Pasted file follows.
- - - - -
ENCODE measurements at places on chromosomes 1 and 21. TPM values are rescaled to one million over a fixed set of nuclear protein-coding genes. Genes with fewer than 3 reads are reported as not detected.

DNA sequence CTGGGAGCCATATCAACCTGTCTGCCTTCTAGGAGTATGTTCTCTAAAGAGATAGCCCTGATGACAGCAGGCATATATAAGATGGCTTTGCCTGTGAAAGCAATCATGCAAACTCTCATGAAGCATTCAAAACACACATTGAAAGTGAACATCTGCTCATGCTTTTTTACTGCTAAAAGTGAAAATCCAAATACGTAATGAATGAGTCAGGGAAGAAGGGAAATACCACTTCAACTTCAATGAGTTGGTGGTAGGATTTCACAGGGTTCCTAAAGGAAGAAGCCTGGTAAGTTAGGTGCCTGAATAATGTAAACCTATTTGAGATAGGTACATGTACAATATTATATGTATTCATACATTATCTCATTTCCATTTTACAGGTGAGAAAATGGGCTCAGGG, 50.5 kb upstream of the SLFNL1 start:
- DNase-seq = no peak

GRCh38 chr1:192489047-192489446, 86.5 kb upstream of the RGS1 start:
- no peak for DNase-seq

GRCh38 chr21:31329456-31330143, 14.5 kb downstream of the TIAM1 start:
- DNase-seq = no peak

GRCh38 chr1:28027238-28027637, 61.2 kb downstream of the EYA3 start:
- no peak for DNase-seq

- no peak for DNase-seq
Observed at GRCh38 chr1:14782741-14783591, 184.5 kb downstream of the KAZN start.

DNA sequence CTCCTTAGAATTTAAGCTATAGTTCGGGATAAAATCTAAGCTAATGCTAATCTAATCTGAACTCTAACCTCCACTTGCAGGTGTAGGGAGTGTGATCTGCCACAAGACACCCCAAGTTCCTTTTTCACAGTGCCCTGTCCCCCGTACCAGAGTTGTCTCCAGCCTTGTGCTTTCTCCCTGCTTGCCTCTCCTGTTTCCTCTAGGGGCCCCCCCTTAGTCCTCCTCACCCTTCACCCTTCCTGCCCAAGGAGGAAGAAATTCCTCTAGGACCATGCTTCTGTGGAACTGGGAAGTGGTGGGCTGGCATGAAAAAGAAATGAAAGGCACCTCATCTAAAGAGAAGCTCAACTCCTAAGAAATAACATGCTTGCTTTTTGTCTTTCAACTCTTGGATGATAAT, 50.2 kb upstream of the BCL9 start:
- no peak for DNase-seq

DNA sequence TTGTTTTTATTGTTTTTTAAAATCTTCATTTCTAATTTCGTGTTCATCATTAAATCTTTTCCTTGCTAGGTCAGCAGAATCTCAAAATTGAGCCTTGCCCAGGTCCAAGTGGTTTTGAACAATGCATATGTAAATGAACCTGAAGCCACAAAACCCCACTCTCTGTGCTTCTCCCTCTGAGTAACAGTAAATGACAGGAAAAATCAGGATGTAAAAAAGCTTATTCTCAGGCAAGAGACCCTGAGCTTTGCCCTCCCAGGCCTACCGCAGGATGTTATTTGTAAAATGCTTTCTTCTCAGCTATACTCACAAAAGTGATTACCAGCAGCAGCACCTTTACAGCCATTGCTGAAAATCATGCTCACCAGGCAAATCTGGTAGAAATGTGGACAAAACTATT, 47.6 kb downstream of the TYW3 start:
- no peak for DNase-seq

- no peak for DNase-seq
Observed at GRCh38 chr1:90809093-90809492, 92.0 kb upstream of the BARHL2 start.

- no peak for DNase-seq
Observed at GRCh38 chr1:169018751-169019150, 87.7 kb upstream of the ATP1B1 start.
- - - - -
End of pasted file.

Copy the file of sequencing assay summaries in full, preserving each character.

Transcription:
ENCODE measurements at places on chromosomes 1 and 21. TPM values are rescaled to one million over a fixed set of nuclear protein-coding genes. Genes with fewer than 3 reads are reported as not detected.

DNA sequence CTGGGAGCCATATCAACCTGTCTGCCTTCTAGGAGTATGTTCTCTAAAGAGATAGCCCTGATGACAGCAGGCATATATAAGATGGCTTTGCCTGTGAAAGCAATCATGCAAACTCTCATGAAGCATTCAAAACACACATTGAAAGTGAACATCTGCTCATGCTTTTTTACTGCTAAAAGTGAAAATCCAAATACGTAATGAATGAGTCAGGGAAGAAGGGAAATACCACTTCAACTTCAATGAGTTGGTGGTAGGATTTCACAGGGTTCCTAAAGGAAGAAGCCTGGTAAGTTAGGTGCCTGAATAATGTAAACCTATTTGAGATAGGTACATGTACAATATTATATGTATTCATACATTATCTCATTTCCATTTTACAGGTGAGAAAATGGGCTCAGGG, 50.5 kb upstream of the SLFNL1 start:
- DNase-seq = no peak

GRCh38 chr1:192489047-192489446, 86.5 kb upstream of the RGS1 start:
- no peak for DNase-seq

GRCh38 chr21:31329456-31330143, 14.5 kb downstream of the TIAM1 start:
- DNase-seq = no peak

GRCh38 chr1:28027238-28027637, 61.2 kb downstream of the EYA3 start:
- no peak for DNase-seq

- no peak for DNase-seq
Observed at GRCh38 chr1:14782741-14783591, 184.5 kb downstream of the KAZN start.

DNA sequence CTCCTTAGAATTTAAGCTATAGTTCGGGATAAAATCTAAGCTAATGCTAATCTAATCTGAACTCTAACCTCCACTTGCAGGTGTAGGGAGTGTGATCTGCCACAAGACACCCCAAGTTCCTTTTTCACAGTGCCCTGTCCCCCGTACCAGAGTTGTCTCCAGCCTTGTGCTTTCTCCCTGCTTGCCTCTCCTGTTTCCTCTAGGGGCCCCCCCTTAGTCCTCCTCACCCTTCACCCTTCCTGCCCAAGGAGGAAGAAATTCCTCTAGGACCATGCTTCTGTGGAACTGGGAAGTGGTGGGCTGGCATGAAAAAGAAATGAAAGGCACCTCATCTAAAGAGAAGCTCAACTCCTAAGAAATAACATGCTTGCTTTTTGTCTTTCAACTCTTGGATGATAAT, 50.2 kb upstream of the BCL9 start:
- no peak for DNase-seq

DNA sequence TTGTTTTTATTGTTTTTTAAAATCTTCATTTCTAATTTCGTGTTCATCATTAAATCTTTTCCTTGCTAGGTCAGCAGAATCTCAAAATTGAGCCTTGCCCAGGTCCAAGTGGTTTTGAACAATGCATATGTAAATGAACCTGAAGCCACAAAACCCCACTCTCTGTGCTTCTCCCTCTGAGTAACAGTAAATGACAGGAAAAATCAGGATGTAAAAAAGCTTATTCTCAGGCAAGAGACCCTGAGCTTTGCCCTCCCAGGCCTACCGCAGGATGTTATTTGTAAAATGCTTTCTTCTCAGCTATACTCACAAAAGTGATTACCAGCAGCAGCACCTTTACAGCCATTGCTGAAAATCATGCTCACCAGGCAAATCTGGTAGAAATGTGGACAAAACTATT, 47.6 kb downstream of the TYW3 start:
- no peak for DNase-seq

- no peak for DNase-seq
Observed at GRCh38 chr1:90809093-90809492, 92.0 kb upstream of the BARHL2 start.

- no peak for DNase-seq
Observed at GRCh38 chr1:169018751-169019150, 87.7 kb upstream of the ATP1B1 start.